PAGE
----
Image-guided dose escalation strategies
As summarized by Bentzen and Gregoire in a review on the incorporation of PET tracers in RT (15), including biological imaging in treatment planning constitutes a departure from the conventional concept of delivering a homogeneous dose to the target volume; instead it aims to take into account tumour heterogeneity. This can be done by ‘dose boosting’ or at the single-voxel level, so-called ‘dose painting by numbers’ (DPBN). Dose boosting requires a target defined from either quantitative or morphological aspects that enable the identification of one (or more) macroscopic region inside the PTV. The dose is then escalated only in a restricted volume. Nowadays dose boosting is in widespread clinical use, for instance for post-operative breast cancer (16) and for some head and neck lesions (17). In contrast, DPBN is still largely on the clinical practice ‘drawing board’. It is essentially based on the mathematical transformation of image intensity into voxel values according to the dose grid adopted. These image intensities contain biological information (e.g., oxygenation level, clonogen density, proliferation status) to be used to escalate the dose locally, prescribing doses voxel-by-voxel by inverse planning (18,19). In this context, TCP models are particularly important for quantifying the magnitude of the clinical gain compared to homogeneous irradiation. The studies presented in what follows include examples of both approaches.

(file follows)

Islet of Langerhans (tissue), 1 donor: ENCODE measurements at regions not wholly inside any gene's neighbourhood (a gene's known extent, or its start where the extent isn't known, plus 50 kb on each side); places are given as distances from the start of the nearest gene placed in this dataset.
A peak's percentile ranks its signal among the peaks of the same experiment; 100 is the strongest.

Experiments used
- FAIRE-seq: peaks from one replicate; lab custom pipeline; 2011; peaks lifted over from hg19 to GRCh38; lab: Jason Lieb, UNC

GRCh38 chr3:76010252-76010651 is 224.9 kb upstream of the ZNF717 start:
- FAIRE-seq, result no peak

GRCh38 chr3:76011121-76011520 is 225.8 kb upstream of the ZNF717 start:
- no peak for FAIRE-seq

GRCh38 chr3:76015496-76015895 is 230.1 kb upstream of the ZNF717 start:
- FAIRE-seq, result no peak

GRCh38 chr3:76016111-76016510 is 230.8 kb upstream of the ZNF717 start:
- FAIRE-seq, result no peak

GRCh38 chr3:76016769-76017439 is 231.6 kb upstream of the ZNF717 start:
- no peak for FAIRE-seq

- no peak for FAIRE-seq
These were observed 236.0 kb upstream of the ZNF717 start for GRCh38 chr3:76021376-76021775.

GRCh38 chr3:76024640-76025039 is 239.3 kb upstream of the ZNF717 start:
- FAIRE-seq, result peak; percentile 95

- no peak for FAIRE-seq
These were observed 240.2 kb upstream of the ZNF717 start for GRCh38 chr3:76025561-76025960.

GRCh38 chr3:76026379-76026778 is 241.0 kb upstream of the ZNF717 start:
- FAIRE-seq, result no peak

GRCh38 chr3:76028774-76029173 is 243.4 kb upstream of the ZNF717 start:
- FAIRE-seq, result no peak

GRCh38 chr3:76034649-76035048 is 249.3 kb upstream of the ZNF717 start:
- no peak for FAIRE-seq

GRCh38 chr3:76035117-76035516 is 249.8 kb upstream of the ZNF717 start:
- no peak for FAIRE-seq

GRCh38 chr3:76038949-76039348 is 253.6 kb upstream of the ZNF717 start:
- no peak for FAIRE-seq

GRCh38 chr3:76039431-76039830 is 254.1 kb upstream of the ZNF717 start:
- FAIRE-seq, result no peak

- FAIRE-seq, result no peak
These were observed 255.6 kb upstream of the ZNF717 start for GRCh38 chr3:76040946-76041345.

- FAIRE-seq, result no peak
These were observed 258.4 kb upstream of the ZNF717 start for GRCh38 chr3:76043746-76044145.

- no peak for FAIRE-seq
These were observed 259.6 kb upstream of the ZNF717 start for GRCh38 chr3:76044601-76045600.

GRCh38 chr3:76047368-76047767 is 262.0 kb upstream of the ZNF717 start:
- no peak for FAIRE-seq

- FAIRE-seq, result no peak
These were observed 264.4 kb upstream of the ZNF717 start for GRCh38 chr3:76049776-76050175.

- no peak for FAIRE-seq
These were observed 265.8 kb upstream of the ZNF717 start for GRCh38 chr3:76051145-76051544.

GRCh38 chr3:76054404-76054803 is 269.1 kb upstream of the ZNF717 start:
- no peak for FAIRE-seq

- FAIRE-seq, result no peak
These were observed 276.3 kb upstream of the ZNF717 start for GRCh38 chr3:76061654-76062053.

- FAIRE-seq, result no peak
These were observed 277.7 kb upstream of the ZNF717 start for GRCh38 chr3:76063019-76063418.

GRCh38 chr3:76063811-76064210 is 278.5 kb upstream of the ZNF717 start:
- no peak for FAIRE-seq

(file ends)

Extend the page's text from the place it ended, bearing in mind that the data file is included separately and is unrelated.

Dose escalation based on tumour biopsy